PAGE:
COURTESY PAUL DYSON / SPECIAL TO THE STAR-BULLETIN
Haiku residents pull together for festival
Whenever he's asked to describe the Haiku Hoolaulea and Flower Festival, Mike Gagne, one of its founders, likes to tell this story:
Haiku Hoolaulea and Flower Festival
Place: Haiku Community Center, 1008 Hana Highway, Haiku, Maui
When: 9 a.m. to 3:30 p.m. March 10
Web site: www.haikumaui.org
"After last year's event, a tourist couple came up to a group of us and said they had left the lights on in their rental car and the battery was dead. I got cables and started walking to their car with them. Along the way, I mentioned that one of the men they'd been talking to was Alan Arakawa, who was then the mayor of Maui County.
"The husband stopped, jaw agape; he couldn't believe it. I assured him it was so, and he remarked that the mayor seemed 'so normal, like a regular guy.' We barely got up to his car when a Hana resident who was passing by pulled up in his pickup to jump the car.
"The man and his wife were surprised at the sequence of events; they assumed they were going to have to call the car rental agency to help them. Haiku came through for them; I was happy we were given the chance to show our neighborliness. They said they were coming back to Maui this year, and I expect to see them at the festival again."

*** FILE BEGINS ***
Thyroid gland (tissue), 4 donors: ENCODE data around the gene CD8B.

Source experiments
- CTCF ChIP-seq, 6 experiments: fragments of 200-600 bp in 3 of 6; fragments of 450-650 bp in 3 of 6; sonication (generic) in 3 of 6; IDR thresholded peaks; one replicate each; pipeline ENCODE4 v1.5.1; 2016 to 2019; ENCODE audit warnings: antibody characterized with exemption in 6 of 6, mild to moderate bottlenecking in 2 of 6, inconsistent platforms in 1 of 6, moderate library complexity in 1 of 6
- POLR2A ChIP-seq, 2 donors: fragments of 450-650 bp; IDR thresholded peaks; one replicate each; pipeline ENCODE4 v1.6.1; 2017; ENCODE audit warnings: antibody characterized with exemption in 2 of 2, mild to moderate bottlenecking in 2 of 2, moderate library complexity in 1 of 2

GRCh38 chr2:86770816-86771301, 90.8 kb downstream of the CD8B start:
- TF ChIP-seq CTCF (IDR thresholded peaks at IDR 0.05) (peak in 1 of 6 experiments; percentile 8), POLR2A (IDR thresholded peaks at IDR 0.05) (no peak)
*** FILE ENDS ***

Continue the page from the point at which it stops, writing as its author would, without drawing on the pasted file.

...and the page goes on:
Gagne paused, then smiled broadly. "If you want to see aloha in action, you'll find it at our festival."
Now in its 13th year, the Haiku Hoolaulea and Flower Festival has raised more than $30,000 annually for Haiku Elementary School to purchase equipment and supplies, and to enhance its art, dance movement and other programs. It's the result of countless hours of coordination and work by teachers, residents, business owners, their families and friends who band together for this worthy cause.
In 1992, when Gagne was president of the Haiku Community Association, the unifying components of the community were the school and the post office.
"Haiku was a rural part of Maui back then, and residents used to meet at PTA meetings or whenever we dropped off or picked up our kids at school," he recalled. "We have extensive home mail delivery today, but we didn't back then. We got to know our neighbors when we picked up mail at our P.O. boxes."
COURTESY MAUI FLOWER GROWERS ASSOCIATION
The Haiku Hoolaulea and Flower Festival started to highlight the area's flower growers as well as raise funds for Haiku Elementary School.
At the time, Haiku's flower industry was experiencing phenomenal growth, and HAC leader Ed Silverstein suggested that the association launch a flower festival to support the school, encourage fellowship and promote the blossoming industry. HAC members formed a planning committee, although none of them had any experience organizing such an event.
"We had to invent all the logistical procedures, dream up activities, recruit help and convince businesses it was going to happen with no track record to prove it," Gagne said. "Each small success led to something else that had to be done, but six months later nearly all the pieces were in place."
Highlights of the inaugural event in June 1994 included the Haiku Rubber Boot Race, which required competitors to slog over Haiku's wet soil wearing rubber boots.
"You gotta love rain if you live in Haiku," Gagne said, smiling.
A young fellow pushing a manual Toro mower won the Lawn Mower Race bested 15 other entrants riding power mowers.